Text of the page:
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Sadiya Umar Farouq and the Primacy of Proof


Sadiya Umar Farouq

Dapo Bruce, a teacher, commends the self-scrutiny method adopted by Sadiya Umar Farouq, Minister of Humanitarian Affairs, Disaster Management and Social Development to address allegations against her

There is a latin maxim which every lawyer worth his salt must be familiar with. It goes thus – “semper necessitas probandi incumbit ei qui agit” and when translated to English would approximate to “the necessity of proof always lies with the person who lays charges.”

To use the more common and clichéd term: “he who alleges must show proof.”

This saying came to mind on Monday August 3, 2020 as I watched the proceedings of the Presidential Task Force on COVID-19.

When her turn came to address the media, Sadiya Umar Farouq, Honourable Minister of Humanitarian Affairs, Disaster Management and Social Development did something many government officials never do except compelled to by the EFCC or a parliamentary hearing.

Standing tall with a serious mien, the soft spoken public servant said she wanted to address the “rumours and innuendos and speculations around one of our key interventions; the Home Grown School Feeding Programme which was modified and implemented in three states following a March 29th Presidential directive.”

And with that Sadiya Umar Farouq undertook a public audit of one of her ministry’s flagship programmes.

Launched in June 2016 by the Buhari administration and domiciled in the office of the Vice President, the Home Grown School Feeding Programme is one of the Federal Government’s National Social Investment Programmes targeted at providing nutrition for primary school children with the aim of boosting physical and mental health while encouraging attendance and discouraging absenteeism with free meals as incentive to attend class.

Speaking at the launch, VP Yemi Osinbajo noted that “Today we lay an important building block in securing our future by mapping out the implementation plan to ensure that even the most disadvantaged children are free from malnutrition.”

The programme’s target of feeding 24 million school children marked it out as the largest school feeding programme in Africa.

School feeding programmes are globally recognized interventions, promoted and supported across the globe by the United Nation’s World Food Programme and it is not limited to poor or 3rd world countries.

Indigent school children in the United Kingdom receive free school meals and a few months ago, footballer Marcus Rashford was in the news after calling on the Prime Minister to reverse a decision not to extend food vouchers to those school children in the summer period. His campaign garnered wide support and led to the Prime Minister agreeing to provide food vouchers to children on lockdown during school term and also during the summer months.

According to Boris Johnson in a Downing Street briefing – “Clearly free school meals should generally apply in term time…but we have to understand the pressure that families are under right now.”

What Boris Johnson was forced to see by Marcus Rashford was what President Muhammadu Buhari GCFR saw as far back as March when he directed the Ministry of Humanitarian Affairs, Disaster Management and Social Development to evolve strategies for feeding school children while at home during the lockdown.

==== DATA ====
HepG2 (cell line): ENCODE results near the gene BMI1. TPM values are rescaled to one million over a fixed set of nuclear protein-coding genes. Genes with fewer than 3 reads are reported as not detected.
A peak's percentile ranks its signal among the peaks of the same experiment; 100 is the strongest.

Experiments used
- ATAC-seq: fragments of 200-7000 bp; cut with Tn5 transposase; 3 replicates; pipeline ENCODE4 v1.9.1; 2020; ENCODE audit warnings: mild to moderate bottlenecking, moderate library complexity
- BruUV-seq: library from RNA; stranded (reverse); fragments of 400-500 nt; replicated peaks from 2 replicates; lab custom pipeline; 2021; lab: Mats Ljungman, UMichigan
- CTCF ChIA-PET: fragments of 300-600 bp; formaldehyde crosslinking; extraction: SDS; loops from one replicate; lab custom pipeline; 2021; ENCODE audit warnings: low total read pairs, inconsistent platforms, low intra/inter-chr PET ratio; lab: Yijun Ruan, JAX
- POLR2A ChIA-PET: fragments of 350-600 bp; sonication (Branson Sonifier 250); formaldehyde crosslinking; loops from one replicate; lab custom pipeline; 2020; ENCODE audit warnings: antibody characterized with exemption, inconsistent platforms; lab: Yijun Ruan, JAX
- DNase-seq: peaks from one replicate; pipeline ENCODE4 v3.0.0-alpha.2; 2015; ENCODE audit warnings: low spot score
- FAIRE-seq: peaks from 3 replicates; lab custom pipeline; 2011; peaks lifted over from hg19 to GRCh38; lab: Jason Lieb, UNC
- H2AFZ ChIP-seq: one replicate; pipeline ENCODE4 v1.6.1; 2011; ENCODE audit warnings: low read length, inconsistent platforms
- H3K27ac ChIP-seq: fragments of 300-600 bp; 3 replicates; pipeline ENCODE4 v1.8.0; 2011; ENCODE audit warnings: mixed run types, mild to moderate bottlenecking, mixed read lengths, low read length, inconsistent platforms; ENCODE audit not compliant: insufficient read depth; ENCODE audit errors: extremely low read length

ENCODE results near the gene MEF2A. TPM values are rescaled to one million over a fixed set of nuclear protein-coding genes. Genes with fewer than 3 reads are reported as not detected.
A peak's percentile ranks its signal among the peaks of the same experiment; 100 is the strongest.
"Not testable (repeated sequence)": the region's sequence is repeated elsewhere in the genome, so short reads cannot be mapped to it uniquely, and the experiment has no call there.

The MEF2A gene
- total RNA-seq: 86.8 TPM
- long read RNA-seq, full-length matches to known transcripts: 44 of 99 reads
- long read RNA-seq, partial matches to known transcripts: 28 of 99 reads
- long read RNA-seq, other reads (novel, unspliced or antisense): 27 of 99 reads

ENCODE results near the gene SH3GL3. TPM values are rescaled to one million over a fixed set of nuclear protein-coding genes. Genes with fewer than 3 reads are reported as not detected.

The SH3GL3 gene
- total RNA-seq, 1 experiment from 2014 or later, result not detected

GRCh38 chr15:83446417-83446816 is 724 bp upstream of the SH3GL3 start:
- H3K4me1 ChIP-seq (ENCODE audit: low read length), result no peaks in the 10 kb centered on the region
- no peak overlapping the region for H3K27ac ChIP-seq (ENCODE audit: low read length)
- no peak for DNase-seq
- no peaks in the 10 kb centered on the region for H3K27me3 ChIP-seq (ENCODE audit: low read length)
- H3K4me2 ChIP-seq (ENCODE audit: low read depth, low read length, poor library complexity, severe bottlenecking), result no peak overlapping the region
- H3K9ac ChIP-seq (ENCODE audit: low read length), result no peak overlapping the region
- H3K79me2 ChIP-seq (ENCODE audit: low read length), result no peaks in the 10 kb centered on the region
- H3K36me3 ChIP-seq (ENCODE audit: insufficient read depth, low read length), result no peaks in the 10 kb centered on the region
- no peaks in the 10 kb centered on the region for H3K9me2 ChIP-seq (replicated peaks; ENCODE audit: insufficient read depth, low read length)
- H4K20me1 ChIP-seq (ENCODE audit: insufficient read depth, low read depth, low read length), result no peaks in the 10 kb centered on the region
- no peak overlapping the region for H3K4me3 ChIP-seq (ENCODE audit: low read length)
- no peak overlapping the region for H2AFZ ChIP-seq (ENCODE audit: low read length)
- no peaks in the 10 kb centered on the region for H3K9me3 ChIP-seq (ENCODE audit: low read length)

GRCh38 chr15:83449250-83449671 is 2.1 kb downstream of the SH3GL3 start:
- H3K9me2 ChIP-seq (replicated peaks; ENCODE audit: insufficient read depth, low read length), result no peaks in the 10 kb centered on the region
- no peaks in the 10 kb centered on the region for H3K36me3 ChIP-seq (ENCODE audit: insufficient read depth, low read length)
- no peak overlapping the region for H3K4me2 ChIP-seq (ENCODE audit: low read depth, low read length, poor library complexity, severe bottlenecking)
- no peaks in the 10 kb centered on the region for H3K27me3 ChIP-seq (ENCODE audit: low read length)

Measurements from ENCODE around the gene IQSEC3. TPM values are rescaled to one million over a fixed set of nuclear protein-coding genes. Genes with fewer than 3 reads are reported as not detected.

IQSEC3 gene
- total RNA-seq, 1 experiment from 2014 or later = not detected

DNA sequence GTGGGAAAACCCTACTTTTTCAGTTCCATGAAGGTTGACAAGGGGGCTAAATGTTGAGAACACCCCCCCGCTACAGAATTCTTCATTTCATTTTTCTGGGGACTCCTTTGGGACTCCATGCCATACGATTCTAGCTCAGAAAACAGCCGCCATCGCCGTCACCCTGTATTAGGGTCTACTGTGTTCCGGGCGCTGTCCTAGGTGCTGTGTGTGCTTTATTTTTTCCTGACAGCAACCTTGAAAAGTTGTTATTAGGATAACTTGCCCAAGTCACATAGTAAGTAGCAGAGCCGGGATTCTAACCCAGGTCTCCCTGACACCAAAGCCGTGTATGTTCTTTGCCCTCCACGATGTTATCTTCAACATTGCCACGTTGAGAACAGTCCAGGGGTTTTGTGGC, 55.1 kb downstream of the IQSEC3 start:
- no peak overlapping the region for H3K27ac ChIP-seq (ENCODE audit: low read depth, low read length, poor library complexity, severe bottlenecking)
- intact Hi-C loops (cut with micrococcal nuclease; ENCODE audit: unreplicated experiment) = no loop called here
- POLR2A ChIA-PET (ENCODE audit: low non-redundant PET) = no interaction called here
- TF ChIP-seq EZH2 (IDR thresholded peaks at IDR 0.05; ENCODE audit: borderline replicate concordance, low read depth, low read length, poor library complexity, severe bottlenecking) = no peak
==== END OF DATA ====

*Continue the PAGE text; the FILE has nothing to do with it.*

In response to that presidential directive, the ministry consulted with state governors under the aegis of the Nigeria Governors’ Forum and all parties resolved that Take Home Rations remained the best and most viable option.

Take Home Rations, each valued at N4,200, were subsequently procured and distributed according to the Honourable Minister to 29,609 households in Abuja as well as 37,589 and 60,391 households respectively in Lagos and Ogun states thus bringing the total of impacted households to 124,589.

Sadiya Umar Farouq noted that taking the cost of one food ration and multiplying it by the number of impacted families the total spend would be N523,273,800 for the three pilot states over a staggered period covering May 14 – July 6, 2020.

She said the clarification was being made in order to “help puncture the tissue of lies being peddled in the public space.” Speaking further the Honourable Minister informed the press that allegations of daily expense running into millions and billions of naira were mere fake news disseminated by rumour mongers intent on distracting the ministry from achieving its mandate of providing “humanitarian assistance to the most vulnerable, help with the mitigation of disasters while establishing social safety nets that help us build resilience for the future.”

Her clarification has been well reported both online and offline but it requires some context in order for us not to see this as another government official playing to the gallery or trying to deflect public opinion.

Sadiya Umar Faraouq has always shown a readiness to place herself under scrutiny which is why her ministry “invited the EFCC, CCB, ICPC, DSS and a host of NGOs to monitor the process” in what she described as a high level of “self-imposed scrutiny.”

This is another clear example where facts and figures have trumped fallacies.



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